China’s Former Security Czar Zhou Arrested Over Graft, Leaking Secrets

Authorities in China have arrested the country’s once powerful security chief Zhou Yongkang and expelled him from the ruling Chinese Communist Party, official media reported Friday, in a move that could result in the prosecution of the highest-profile Chinese figure in more than three decades.

The 71-year-old Zhou has been accused of crimes ranging from accepting bribes to leaking state secrets and placed under a judicial probe.

In picture Zhou Yongkang at the National People’s Congress opening session in Beijing, March 5, 2012

“After a review of the case details, the Supreme People’s Procuratorate has decided to arrest Zhou Yongkang and begin investigations into his suspected crimes,” the Communist Party’s Central Commission for Discipline Inspection (CCDI) reported on its website, citing the official Xinhua news agency.

“Investigation work is now proceeding on the case, according to law,” it said in the early hours of Saturday Beijing time.

Zhou, who retired from China’s all-powerful Politburo Standing Committee (PSC) in 2012, was found to have “accepted a large amount of money and properties personally and through his family,” Xinhua said.

He is the most senior Communist Party member to come under a probe since a faction that included the widow of founding leader Mao Zedong was put on trial in 1980.

The action against Zhou, who was last seen in public more than a year ago, lays to rest months of speculation over whether his alleged “serious violations” of party discipline would be dealt with internally, or whether criminal charges would be brought, paving the way for a trial.

It sets the stage for the first ever trial of a former member of the Politburo Standing Committee, an official who ranked even higher than jailed former Chongqing party secretary Bo Xilai, Zhou’s protege.

However, the charges against Zhou stop short of accusations of murder of his ex-wife, which have dogged him since her death in a car accident in 2000 shortly after the couple separated.

Zhou was ranked 29th in the 2011 Forbes Magazine’s List of The World’s Most Powerful People, with controlling interests in the state-run oil and private security sectors.

Anti-graft drive

The former security czar in July was put under investigation for “serious disciplinary violation” as officials waged an anti-corruption drive since President Xi Jinping ascended to the leadership two years ago.

Xinhua said the action against Zhou was made at a Politburo meeting Friday, signaling that it was taken with the approval of Xi.

“He took advantage of his posts to seek profits for others and accepted huge bribes personally and through his family,” the Xinhua report said.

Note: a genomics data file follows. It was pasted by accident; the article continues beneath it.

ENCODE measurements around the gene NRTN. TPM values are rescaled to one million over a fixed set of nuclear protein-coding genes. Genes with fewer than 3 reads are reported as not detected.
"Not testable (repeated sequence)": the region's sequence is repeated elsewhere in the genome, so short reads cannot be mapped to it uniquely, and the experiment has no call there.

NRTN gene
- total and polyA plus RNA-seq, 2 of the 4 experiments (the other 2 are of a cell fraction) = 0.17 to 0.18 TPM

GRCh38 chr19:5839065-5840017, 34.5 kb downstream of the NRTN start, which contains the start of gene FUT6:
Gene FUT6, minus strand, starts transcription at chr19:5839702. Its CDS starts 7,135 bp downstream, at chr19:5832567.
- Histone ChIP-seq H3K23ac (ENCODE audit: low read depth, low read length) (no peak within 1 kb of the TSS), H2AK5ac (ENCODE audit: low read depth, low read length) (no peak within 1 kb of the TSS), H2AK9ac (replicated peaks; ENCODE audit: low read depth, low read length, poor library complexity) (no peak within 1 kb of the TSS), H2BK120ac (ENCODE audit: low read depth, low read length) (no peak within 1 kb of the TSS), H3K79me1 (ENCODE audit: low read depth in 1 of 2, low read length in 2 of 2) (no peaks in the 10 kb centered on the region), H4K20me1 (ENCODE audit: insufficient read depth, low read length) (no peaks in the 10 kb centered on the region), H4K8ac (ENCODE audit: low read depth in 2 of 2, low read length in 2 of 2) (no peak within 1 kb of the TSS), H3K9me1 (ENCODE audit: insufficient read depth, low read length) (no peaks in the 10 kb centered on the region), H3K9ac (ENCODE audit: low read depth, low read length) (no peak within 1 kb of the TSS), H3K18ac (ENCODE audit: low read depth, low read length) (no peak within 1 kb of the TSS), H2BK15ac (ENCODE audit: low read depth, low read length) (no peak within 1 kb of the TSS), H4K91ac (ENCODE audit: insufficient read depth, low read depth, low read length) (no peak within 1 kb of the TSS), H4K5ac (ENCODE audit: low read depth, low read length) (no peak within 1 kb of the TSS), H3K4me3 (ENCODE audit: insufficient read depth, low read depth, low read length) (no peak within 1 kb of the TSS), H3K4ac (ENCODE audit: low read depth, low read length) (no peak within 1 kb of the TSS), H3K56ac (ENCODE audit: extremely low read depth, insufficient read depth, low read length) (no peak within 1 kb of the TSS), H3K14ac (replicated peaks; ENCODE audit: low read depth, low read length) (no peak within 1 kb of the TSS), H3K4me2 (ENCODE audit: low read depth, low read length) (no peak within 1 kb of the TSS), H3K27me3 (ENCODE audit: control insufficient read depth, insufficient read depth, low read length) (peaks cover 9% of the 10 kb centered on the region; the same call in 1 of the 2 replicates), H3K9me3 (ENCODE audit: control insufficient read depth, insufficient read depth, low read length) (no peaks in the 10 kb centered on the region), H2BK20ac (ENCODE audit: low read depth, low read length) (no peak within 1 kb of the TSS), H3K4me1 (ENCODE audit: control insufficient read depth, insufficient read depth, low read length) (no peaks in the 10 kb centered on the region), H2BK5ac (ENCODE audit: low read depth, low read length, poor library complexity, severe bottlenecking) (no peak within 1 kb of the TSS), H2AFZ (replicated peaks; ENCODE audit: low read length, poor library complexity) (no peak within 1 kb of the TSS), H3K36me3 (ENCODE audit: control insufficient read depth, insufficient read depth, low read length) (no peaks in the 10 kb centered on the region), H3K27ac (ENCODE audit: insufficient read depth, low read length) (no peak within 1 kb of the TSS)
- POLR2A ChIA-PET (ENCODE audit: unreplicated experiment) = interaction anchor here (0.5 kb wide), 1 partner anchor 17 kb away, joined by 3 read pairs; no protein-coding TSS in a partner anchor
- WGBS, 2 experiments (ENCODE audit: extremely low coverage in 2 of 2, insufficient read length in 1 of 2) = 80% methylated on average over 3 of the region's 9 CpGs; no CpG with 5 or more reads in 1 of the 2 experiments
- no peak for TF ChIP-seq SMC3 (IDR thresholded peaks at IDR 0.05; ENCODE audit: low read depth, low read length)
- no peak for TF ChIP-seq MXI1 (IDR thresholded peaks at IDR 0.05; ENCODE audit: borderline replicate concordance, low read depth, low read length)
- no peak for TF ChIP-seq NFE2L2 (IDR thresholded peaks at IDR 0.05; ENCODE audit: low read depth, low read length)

“He abused his power to help relatives, mistresses and friends make huge profits from operating businesses, resulting in serious losses of state-owned assets,” it said.

Zhou also leaked party and state secrets, took money and property either himself or through his relatives, Xinhua said. It did not provide details.

It said that Zhou was found to have “committed adultery with a number of women and traded his power for sex and money,” adding that he had “completely deviated from the Party’s nature and mission, and seriously violated Party discipline.”

Pin Ho, editor of New York-based Chinese news magazine Mingjing News, who has been closely following the case against Zhou, told RFA that “the charges against him are very interesting, especially leaking state and party secrets.”

“This means they are recognizing that Zhou’s crimes are political, and that the sources who have been telling us that this is about party factions are correct.”

“The fact that he has been stripped of all his protective umbrellas means the crimes are pretty serious.”

“His expulsion from the party mean he has simultaneously been removed from [all his former rankings], and that now he has no protection at all.”


Sources linked to China’s leadership have previously told Reuters news agency that Xi was determined to bring down Zhou for allegedly plotting appointments to retain influence ahead of the 18th Party Congress in November 2012, when Xi took over the party.

Zhou had nominated Bo, a charismatic politician with leadership ambitions, to succeed him as domestic security chief and had tried to orchestrate the younger man’s promotion to the Standing Committee, the sources had told Reuters.

Jean-Pierre Cabestan, an expert on Chinese politics and law at Hong Kong Baptist University, said ahead of Saturday’s announcement that the gradual tightening of the noose around Zhou suggested that he would be “eventually” tried, the Agence France-Presse news agency reported .

But he noted that authorities would probably be wary of opening up the proceedings.

“There’s always a risk with a public trial,” he said, adding that party leaders may move to ensure that a Zhou trial is “more controlled” than the dramatic Bo proceedings, which included descriptions of a love triangle and details of the vast wealth amassed by the party’s upper echelon, AFP reported.

The action against Zhou came following the ouster of Xu Caihou, a former vice-chairman of China’s Central Military Commission.

Xu, who was a Politburo member until 2012, in July became the first of the body’s former members to fall in the current crackdown on graft.

Despite the crackdown, a recent report by Berlin-based Transparency International suggested that corruption has actually worsened in China, in part because “too many cases take place behind closed doors”.

Radio Free Asia, 2014-12-05


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